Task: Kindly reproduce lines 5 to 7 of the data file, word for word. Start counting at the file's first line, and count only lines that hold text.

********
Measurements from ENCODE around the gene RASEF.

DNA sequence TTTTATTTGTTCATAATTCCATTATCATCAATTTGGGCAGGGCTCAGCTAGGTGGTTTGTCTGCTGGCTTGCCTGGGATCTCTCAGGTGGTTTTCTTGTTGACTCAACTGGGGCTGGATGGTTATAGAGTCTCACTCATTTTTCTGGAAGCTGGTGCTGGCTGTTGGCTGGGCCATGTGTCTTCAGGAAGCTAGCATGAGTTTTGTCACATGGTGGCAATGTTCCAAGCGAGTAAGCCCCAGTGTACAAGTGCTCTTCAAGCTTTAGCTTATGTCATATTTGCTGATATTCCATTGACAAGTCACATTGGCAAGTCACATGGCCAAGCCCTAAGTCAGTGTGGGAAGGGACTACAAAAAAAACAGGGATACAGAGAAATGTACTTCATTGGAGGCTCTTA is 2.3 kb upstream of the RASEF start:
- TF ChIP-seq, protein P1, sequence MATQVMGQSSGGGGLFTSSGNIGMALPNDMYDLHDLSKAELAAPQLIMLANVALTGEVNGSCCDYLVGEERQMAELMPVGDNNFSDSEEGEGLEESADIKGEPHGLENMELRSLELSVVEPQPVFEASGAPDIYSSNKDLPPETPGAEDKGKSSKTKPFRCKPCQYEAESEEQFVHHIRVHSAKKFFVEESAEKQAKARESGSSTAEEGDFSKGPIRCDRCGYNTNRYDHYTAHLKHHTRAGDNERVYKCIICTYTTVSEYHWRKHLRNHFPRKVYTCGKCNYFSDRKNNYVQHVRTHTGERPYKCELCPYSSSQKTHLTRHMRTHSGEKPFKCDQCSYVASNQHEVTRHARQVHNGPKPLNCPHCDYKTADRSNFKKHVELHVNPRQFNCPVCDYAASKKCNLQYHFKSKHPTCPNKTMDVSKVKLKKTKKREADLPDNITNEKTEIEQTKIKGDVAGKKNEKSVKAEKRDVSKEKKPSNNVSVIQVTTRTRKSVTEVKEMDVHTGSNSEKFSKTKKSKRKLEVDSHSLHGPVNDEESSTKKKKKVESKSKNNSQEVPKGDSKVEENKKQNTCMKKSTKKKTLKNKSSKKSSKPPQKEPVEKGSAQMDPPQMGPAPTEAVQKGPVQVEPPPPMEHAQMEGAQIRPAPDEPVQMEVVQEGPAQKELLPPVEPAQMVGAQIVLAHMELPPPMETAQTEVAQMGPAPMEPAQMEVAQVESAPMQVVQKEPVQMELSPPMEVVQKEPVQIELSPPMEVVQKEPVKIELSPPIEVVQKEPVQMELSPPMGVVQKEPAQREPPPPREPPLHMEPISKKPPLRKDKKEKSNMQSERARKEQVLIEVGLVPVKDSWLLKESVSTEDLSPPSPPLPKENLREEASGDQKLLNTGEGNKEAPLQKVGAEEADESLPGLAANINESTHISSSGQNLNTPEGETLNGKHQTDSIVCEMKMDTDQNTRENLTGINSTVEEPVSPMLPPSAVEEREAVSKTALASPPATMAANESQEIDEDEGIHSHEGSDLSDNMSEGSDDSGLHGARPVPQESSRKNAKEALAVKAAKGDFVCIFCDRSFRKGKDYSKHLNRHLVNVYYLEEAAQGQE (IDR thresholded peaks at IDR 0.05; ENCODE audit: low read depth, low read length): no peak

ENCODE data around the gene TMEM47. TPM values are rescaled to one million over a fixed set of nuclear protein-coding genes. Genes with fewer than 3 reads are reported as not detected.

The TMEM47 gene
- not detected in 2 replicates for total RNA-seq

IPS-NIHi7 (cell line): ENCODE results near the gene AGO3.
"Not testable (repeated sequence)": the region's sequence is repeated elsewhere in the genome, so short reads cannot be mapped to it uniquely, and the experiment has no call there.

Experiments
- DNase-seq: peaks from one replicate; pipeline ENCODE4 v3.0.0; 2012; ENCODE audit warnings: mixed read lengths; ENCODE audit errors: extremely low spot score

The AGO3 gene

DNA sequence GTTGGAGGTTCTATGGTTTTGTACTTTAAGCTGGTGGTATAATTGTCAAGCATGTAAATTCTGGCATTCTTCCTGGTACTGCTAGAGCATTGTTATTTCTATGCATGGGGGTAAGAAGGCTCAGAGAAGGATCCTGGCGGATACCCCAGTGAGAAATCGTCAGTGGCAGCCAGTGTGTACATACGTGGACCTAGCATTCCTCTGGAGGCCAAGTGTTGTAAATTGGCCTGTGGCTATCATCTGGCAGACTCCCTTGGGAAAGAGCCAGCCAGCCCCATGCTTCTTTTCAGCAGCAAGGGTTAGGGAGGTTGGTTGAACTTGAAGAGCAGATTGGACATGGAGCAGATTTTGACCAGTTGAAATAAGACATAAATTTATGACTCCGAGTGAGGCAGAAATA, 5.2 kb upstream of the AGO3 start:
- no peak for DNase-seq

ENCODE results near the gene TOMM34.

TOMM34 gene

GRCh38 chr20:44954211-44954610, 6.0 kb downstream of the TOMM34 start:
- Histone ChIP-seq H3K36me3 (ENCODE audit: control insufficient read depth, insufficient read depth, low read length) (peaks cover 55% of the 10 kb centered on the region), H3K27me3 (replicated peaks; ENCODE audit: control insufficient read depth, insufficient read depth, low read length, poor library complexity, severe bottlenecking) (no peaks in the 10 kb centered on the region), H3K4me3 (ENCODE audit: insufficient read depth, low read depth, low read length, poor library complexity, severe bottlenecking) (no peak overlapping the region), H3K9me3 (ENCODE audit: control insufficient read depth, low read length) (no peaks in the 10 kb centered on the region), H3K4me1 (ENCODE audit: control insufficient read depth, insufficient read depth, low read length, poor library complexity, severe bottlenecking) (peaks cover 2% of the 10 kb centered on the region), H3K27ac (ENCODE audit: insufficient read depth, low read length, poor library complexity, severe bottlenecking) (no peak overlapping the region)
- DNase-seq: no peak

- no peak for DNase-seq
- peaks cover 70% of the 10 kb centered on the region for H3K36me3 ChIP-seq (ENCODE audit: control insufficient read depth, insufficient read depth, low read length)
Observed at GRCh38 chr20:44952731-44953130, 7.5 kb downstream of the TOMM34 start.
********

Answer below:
The TMEM47 gene
- not detected in 2 replicates for total RNA-seq

IPS-NIHi7 (cell line): ENCODE results near the gene AGO3.